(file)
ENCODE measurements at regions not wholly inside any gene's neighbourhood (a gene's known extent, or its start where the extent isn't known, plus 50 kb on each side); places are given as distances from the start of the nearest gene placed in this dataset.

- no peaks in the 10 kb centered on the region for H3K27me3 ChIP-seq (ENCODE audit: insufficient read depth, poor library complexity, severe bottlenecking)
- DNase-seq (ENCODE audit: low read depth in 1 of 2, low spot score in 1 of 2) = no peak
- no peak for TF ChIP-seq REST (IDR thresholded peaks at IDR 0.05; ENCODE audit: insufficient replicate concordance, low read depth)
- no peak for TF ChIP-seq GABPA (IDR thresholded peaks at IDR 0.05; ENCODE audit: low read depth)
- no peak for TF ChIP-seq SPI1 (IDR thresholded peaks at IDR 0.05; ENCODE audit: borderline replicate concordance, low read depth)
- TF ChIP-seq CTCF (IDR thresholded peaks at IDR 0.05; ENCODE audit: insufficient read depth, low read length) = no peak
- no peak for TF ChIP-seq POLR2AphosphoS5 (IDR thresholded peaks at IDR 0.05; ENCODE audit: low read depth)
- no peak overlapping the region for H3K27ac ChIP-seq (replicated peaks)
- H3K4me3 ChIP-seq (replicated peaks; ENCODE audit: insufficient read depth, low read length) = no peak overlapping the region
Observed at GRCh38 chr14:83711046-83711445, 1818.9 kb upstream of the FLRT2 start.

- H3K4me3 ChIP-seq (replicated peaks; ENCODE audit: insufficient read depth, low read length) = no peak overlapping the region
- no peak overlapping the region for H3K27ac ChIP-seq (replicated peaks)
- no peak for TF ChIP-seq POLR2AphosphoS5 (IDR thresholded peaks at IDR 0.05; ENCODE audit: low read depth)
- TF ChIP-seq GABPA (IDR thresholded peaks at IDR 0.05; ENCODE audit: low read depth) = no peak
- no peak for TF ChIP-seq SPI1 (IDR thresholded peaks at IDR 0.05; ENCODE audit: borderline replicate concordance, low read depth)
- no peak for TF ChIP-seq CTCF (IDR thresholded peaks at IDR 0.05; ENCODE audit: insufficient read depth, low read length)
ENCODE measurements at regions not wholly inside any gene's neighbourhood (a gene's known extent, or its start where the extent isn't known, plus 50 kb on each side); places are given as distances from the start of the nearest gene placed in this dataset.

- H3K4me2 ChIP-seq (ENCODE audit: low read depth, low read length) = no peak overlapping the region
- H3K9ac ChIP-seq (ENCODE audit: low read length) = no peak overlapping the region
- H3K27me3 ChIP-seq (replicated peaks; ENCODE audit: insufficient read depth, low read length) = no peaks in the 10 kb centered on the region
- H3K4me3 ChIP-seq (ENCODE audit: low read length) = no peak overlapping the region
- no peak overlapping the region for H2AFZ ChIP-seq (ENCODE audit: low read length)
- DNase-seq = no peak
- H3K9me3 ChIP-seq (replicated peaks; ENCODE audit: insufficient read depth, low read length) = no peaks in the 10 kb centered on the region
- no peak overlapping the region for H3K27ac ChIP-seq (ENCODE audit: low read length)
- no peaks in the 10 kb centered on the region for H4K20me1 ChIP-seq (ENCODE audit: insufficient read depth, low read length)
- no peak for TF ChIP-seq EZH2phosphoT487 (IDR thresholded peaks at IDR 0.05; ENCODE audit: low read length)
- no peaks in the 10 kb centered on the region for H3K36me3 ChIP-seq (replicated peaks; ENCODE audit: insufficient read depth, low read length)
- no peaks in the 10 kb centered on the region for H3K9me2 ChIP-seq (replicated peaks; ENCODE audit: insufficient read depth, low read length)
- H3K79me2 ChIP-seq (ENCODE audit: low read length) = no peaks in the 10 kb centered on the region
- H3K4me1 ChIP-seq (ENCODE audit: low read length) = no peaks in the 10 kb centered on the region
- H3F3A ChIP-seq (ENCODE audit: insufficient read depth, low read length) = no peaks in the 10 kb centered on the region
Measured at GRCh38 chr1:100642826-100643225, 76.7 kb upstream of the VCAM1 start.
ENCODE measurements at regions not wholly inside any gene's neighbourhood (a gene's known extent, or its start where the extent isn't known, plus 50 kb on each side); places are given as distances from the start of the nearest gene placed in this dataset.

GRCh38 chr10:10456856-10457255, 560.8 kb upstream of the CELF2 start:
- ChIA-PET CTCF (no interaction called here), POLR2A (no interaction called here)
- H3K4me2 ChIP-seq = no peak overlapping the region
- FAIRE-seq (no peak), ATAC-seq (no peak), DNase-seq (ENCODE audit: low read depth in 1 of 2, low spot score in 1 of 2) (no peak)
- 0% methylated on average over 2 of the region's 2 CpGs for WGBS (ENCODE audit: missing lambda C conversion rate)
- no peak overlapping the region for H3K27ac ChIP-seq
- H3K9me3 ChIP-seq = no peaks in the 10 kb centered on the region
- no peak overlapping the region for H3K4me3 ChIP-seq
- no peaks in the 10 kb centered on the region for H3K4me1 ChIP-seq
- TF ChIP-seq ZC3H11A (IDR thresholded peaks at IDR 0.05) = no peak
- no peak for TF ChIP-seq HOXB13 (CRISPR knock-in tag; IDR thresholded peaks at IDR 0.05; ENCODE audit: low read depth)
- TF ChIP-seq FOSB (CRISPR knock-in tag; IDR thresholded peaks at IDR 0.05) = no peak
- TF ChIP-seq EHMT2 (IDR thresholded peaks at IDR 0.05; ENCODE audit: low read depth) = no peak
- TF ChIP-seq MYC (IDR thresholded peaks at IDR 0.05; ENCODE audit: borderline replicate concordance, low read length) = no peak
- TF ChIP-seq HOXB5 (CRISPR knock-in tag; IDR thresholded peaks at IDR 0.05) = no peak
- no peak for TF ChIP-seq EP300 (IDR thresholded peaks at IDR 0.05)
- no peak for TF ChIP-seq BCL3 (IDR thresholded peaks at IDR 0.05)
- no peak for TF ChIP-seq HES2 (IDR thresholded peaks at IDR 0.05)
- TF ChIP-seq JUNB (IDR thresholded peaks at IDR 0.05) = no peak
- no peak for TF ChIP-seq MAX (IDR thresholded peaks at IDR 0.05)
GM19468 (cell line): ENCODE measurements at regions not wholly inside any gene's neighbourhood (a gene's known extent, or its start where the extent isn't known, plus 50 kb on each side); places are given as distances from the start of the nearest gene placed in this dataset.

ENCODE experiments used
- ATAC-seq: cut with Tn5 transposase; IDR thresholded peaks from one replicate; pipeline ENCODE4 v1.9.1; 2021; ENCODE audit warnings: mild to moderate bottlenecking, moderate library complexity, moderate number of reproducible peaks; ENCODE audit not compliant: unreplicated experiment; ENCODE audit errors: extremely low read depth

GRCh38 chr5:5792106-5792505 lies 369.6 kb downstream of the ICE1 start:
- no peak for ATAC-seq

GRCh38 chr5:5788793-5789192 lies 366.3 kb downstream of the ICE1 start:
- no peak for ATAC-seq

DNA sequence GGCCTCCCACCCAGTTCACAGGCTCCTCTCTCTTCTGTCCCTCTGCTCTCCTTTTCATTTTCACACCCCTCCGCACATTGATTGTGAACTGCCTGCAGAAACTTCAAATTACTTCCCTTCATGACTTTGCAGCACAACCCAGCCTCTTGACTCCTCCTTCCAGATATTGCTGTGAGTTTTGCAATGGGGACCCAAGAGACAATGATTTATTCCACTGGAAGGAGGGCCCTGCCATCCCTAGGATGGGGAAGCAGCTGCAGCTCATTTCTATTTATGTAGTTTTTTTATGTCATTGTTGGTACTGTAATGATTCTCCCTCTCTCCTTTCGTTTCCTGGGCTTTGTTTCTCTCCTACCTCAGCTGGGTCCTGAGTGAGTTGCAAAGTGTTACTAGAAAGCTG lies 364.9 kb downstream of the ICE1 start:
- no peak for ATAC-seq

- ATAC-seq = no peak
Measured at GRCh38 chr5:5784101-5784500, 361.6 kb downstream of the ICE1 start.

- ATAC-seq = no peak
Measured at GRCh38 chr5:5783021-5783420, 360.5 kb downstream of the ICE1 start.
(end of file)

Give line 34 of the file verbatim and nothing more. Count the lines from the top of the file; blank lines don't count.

Measured at GRCh38 chr1:100642826-100643225, 76.7 kb upstream of the VCAM1 start.